Israel renewed airstrikes on the Gaza Strip on Tuesday, just six-hours after agreeing to an Egyptian-proposed truce (CNN). Hamas militants continued to fire dozens of rockets into Israel during the faltering cease-fire, the Israeli military said. While Hamas' armed wing reportedly rejected the agreement, a top official from the militant group who was in Cairo said there was no final decision on the proposal (Reuters). Prime Minister Benjamin Netanyahu indicated that Israel would intensify military operations on the Palestinian enclave in response to a Hamas rejection of the truce.
"Israel is now seeking to separate the two parts of Palestine. Not into two halves, with a safe passage between them, but into two separate entities. West Palestine in Gaza; East Palestine in the West Bank. Three states for two peoples. By this logic, a strong Hamas government in Gaza is essential to Israel," writes Amir Oren in Haaretz.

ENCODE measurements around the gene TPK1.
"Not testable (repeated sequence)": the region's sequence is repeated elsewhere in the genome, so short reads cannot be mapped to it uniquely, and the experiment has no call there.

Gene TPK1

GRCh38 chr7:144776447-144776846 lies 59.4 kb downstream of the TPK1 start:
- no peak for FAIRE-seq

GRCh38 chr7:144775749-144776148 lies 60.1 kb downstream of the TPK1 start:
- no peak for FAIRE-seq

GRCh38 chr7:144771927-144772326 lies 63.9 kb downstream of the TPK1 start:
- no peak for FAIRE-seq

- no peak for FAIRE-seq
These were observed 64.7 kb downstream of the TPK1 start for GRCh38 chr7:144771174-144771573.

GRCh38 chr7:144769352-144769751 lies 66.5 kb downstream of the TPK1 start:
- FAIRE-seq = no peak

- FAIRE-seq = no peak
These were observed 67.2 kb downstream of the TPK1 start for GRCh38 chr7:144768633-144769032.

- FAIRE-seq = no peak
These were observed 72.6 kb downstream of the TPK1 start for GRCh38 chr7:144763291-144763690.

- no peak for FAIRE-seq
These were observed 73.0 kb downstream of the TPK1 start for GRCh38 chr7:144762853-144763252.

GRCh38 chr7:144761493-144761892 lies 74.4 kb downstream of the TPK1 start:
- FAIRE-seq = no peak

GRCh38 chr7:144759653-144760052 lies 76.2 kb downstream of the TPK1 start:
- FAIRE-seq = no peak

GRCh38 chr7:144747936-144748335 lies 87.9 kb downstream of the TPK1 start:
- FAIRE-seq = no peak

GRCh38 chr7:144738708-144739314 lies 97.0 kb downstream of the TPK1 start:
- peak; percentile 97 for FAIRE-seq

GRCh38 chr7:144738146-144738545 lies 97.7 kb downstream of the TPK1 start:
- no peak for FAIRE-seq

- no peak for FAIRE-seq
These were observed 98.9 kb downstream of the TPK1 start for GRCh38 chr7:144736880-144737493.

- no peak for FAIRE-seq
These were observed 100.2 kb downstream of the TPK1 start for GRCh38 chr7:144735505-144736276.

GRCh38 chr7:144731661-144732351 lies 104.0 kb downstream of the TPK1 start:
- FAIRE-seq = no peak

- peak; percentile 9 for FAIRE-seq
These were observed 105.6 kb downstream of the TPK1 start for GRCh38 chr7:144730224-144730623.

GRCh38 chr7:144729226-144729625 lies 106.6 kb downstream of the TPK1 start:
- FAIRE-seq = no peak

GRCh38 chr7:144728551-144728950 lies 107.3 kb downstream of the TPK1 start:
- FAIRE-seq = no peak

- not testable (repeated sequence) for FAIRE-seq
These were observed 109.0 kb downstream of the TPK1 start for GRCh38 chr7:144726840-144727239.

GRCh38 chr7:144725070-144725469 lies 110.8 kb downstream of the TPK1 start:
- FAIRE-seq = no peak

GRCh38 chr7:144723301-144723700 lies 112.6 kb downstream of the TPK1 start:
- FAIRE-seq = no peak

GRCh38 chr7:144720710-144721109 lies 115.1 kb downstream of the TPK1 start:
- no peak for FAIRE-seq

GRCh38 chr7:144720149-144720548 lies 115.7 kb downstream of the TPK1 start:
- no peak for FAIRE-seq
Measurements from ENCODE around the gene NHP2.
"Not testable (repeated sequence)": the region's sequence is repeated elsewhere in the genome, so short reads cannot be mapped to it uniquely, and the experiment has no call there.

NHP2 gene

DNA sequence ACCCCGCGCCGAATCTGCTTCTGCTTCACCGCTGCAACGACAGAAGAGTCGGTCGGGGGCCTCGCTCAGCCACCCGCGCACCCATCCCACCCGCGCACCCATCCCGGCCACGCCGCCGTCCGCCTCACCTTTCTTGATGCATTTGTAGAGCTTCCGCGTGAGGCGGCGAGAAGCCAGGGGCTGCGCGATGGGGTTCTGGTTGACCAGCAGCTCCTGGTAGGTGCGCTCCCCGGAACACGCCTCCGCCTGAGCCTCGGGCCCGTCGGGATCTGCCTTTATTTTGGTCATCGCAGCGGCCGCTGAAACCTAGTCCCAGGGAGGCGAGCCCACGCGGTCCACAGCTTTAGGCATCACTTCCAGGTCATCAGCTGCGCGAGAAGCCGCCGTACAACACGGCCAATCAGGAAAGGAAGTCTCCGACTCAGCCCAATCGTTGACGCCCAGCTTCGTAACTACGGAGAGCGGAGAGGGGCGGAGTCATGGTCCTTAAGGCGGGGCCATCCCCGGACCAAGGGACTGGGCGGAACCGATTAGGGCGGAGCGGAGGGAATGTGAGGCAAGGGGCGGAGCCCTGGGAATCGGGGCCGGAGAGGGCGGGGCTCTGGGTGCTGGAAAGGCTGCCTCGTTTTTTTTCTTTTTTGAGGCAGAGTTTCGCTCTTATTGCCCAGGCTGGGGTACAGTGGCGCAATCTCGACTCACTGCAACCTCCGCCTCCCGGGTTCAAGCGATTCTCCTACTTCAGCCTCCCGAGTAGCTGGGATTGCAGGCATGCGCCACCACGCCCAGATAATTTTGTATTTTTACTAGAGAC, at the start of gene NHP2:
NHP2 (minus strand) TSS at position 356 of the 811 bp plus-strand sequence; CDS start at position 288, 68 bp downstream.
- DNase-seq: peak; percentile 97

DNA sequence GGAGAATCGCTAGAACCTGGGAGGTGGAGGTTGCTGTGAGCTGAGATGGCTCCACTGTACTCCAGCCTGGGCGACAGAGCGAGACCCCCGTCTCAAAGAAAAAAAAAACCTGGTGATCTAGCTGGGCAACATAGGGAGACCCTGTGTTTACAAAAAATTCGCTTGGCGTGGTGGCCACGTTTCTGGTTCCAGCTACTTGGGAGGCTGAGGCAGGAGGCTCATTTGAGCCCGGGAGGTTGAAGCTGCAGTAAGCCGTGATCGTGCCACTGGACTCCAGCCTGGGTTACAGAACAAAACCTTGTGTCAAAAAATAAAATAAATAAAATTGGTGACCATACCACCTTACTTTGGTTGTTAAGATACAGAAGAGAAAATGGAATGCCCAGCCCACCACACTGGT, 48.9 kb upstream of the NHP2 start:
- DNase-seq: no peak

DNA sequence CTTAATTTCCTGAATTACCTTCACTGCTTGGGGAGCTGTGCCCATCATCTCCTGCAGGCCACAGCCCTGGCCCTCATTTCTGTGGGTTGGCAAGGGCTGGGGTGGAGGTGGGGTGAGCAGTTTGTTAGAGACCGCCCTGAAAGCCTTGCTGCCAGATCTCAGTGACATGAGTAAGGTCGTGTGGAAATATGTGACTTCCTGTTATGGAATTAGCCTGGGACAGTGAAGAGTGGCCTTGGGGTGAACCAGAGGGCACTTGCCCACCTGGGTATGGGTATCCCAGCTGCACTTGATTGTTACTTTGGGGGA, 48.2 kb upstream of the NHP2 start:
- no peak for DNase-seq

"The reconciliation agreement might also hold the key to squaring the ceasefire circle. Though opposed by Israel, the deal, if implemented, offers the best chance of alleviating Gaza's misery and lessening Hamas's incentives to fight. The Islamist movement long resisted admitting any PA presence, but now that it has renounced governance, a door has been opened, and with it, an opportunity to redesign the peace process and advance the well-being of Gaza's 1.7 million residents," writes the International Crisis Group.
"Netanyahu's admission that he doesn't see a path to a truly independent Palestinian state serves no purpose except to convince that diminishing number of Palestinians who believe that the two-state solution is the best solution that they have no partner for compromise. As such, Netanyahu's comments are the rhetorical equivalent of settlement expansion in the West Bank," writes Jeffrey Goldberg in the Atlantic.
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